Kunamokst Mural Mosaic, Part II

A few weeks ago, I received my panel for the Kunamokst Mural Mosaic in the mail:

Panel 102, Kunamokst Mural Mosaic

Panel 102, Kunamokst Mural Mosaic

Even though I had selected this panel as one of my ‘top 3’ choices to paint, I was still surprised when it was shipped to me. It suddenly seemed very purple! (I scanned through the paintings I have completed over the past 7 years in this style and realized that only a small handful have ever had purple in them. I would need to expand my palette for this project, it seemed.)

I knew that I was going to paint either an historical ‘west coast’ building or a boat of some significance on my panel. Given the strong diagonal lines cutting across the panel (not to mention the purple!), I decided it would lend itself better to a boat.

The SS Beaver

The SS Beaver

The SS Beaver has been on my list of things to paint as part of my ongoing Fisherman’s Wharf series. I am drawn to the boat, which is actually a replica of an earlier vessel that was shipwrecked in 1888, because of its storied history and charismatic features. The SS Beaver was instrumental in the founding of Fort Victoria and, later, in chartering much of British Columbia’s coastline (over 1500 kilometres). More information on the history of the SS Beaver can be found here.  The current vessel has been extensively (and beautifully!) refurbished and now docks at the Fisherman’s Wharf in Victoria, BC.

A rendering of the 1888 shipwreck at Prospect Point in Vancouver

A rendering of the 1888 shipwreck at Prospect Point in Vancouver

I started the process of making my mural panel by doing a quick sketch of the SS Beaver, with the basic composition of my particular panel in mind:

Sketch of the SS Beaver, copyright 2009 Martin Machacek

Initial sketch of the SS Beaver, copyright 2009 Martin Machacek

Next, I added a smooth foundation of acrylic paint over top of the roughly painted base layer:

Although the tones and basic shapes in the original panel must be adhered to, the creators of the Kunamokst Mural Mosaic ask that no original background paint be showing the final piece.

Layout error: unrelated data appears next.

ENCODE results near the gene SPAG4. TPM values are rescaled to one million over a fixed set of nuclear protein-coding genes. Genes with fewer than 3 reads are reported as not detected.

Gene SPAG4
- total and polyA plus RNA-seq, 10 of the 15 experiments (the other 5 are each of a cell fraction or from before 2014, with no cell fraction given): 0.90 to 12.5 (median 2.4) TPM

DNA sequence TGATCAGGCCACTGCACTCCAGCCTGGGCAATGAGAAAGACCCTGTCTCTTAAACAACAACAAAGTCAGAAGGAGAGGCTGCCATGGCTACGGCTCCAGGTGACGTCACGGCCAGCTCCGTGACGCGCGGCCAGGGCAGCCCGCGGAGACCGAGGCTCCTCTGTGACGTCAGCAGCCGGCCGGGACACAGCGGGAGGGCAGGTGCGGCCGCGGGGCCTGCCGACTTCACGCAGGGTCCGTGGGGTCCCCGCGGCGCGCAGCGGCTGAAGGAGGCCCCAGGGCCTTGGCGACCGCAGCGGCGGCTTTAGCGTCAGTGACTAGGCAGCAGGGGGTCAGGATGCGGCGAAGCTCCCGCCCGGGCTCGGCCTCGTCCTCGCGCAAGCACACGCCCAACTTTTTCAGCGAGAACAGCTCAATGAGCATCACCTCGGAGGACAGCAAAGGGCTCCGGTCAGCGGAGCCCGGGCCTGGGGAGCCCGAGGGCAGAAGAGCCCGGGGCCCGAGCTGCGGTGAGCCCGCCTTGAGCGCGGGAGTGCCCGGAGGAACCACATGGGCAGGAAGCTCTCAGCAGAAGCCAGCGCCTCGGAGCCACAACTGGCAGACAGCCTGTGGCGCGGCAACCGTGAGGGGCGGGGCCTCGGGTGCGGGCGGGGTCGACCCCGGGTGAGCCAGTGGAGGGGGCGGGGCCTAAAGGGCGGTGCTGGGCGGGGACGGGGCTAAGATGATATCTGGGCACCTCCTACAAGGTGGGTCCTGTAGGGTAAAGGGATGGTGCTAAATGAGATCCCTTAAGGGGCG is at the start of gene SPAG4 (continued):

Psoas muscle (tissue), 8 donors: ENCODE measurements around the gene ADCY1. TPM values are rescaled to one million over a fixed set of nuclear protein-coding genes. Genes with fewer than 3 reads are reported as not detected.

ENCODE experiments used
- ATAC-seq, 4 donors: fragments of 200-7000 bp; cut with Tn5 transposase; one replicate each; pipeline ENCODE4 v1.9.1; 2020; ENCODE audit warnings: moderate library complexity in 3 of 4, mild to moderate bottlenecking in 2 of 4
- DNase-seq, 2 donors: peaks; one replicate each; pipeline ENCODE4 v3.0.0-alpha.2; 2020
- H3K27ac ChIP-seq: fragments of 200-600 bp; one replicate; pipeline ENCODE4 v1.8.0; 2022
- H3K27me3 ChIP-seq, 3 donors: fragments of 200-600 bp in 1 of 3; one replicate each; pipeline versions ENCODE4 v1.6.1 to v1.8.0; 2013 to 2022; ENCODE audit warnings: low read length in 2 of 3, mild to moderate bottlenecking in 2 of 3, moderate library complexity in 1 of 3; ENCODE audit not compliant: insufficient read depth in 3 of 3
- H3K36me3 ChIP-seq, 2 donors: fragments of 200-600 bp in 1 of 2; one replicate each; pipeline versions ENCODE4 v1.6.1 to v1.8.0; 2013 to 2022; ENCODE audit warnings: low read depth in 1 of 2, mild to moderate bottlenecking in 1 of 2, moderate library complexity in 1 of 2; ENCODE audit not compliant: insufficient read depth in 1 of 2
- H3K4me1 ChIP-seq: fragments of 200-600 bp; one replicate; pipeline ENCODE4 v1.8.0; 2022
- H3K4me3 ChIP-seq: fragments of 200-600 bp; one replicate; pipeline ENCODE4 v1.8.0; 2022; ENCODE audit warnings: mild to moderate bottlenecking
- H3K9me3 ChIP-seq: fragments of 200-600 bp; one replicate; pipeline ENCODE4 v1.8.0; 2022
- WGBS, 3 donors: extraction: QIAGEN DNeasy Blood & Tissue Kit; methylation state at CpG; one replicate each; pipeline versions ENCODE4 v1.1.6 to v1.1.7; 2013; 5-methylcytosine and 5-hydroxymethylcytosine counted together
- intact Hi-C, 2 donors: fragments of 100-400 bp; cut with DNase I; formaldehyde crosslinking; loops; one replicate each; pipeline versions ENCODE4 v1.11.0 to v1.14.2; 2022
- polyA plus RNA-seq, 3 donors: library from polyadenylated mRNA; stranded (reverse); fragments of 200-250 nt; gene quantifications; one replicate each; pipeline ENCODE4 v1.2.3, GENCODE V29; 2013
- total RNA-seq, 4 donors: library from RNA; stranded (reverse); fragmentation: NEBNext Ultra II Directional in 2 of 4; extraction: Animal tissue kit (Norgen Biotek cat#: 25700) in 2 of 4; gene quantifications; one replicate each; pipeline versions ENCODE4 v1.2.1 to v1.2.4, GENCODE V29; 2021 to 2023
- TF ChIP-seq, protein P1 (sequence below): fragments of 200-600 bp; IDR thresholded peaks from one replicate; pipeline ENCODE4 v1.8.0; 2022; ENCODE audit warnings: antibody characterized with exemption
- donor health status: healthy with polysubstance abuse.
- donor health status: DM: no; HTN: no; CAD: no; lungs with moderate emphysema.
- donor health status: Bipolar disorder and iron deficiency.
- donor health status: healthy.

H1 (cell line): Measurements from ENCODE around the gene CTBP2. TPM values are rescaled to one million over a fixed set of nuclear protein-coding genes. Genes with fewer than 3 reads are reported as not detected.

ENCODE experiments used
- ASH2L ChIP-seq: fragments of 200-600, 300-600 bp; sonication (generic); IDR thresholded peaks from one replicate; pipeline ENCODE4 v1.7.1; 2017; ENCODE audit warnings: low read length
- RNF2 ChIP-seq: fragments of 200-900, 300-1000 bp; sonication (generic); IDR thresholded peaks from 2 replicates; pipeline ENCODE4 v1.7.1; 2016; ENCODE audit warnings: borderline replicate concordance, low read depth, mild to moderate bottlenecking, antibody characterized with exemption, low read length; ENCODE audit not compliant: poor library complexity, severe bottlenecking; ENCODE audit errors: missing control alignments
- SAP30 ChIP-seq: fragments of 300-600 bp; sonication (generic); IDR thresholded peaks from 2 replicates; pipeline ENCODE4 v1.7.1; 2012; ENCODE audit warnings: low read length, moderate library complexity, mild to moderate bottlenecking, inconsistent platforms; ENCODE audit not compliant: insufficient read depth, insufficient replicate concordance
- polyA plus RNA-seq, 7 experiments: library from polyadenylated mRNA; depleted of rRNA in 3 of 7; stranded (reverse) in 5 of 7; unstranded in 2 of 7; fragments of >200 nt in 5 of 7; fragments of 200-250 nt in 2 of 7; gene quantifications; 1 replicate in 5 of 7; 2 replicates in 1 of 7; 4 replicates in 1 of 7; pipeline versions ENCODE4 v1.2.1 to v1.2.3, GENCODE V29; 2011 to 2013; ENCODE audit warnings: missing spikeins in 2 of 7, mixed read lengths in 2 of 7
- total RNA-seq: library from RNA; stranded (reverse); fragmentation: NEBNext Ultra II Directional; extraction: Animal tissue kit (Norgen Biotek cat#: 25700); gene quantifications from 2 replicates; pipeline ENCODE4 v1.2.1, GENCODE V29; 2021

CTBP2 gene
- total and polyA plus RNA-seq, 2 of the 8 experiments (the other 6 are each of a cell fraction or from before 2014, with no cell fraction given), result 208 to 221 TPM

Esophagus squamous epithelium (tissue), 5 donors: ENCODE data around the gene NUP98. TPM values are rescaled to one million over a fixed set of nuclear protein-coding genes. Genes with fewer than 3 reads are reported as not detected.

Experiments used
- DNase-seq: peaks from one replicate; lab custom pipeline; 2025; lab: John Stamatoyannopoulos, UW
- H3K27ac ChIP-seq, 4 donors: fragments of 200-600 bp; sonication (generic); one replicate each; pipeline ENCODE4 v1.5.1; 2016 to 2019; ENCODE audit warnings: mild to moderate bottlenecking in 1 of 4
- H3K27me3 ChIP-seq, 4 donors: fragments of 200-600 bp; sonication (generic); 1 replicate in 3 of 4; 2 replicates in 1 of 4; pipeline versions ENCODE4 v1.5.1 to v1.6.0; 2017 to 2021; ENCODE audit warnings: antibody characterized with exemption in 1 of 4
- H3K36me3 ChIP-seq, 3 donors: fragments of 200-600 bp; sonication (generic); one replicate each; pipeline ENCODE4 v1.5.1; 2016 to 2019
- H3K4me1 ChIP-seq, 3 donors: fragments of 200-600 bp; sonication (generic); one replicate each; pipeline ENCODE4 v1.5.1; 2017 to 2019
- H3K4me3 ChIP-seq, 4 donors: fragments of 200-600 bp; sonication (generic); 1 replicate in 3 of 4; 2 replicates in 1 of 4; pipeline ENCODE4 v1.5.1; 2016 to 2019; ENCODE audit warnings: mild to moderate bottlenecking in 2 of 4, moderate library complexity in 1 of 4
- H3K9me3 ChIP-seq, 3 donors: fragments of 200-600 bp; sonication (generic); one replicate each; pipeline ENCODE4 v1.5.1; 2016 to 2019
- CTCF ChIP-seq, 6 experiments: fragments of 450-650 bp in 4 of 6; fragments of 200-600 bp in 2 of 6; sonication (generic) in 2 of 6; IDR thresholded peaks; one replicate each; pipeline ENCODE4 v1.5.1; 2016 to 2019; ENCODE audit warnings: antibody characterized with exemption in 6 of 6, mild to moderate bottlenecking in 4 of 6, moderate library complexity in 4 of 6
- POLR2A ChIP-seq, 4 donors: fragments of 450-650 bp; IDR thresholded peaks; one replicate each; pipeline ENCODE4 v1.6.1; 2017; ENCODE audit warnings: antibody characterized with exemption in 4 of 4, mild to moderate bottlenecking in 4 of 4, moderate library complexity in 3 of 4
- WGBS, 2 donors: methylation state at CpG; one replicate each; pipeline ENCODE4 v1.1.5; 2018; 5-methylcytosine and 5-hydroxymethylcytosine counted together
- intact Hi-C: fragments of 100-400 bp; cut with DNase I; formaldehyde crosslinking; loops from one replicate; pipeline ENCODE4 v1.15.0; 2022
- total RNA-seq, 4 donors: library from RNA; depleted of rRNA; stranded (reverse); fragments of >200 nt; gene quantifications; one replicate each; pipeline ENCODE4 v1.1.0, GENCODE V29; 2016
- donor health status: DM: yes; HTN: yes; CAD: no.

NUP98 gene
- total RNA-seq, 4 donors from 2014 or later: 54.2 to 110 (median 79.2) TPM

Although the artwork should adhere to the tones and basic shapes of the original panel, the creators of the Kunamokst Mural Mosaic ask that no original background paint be showing in the final piece.

Once the new ‘base layer’ was dry, I painted an outline of the SS Beaver onto my panel, and then I gradually proceeded to add more details and depth to the painting:

The 'ghost' of the SS Beaver. This photo was taken in different lighting so looks much darker and foreboding than it is in real life.

The 'ghost' of the SS Beaver. This photo was taken in different lighting, so it looks much darker and foreboding than the panel is in real life.

... and out of the mist, a ship appears! The features of the SS Beaver become more distinct as the process goes on.

... and out of the mist, a ship appears! The features of the SS Beaver become more distinct as the process goes on. These colours are much more true to the painting in this photo, although the SS Beaver itself is black, not deep purple.

SS Beaver, completed panel of the Kunamokst Mural Mosaic.

Et voila! "SS Beaver", completed panel #102 of the Kunamokst Mural Mosaic.

I thoroughly enjoyed the experience of contributing to this mural project. It was a challenge at first to simultaneously ‘be original’ but to stay within the panel’s lines and colour schemes. However, I found this challenge to be very exciting and inspiring! It is truly an honour and privilege to be part of such a great collaborative project, in the company of so many other talented visual artists. I am looking very forward to seeing the completed mural!

Me with the "SS Beaver" painting, for scale

Me with the "SS Beaver" painting, for scale. The mural will consist of 231 panels, each measuring 12" x 12".

The “SS Beaver” painting, step by step:

ss1

ss2ss3

ss4ss5

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~ by martycultural on October 2, 2009.

2 Responses to “Kunamokst Mural Mosaic, Part II”

  1. You appear to be a Beaver enthusiast, I have relics of the old steamer left to me by my grandfather who worked on ships from Seattle to Alaska around 1915 to 20. He was a collector of artifacts surrounding his birth year “1888”. I have in my possession a coin that was made from the brass of the Beaver and what I believe to be a gavel constructed from some of the brass tubing from the vessel. I understand the Victoria or Vancouver museum may have a gavel also although I have never seen it.
    Anyway I do like your work and will need to visit Victoria soon to see the refurbished ship and you mural.

  2. Avast!
    I love your art work, I have spoken to you before when you have been down on the inner harbour.
    We have just moved the SS Beaver to the end of Broughton Street.
    Very soon we will be doing a lot more work on her ;o)
    I would love to meet you John as I am a true SS Beaver enthusiast, and the General Manager of the replica.
    Cheers!

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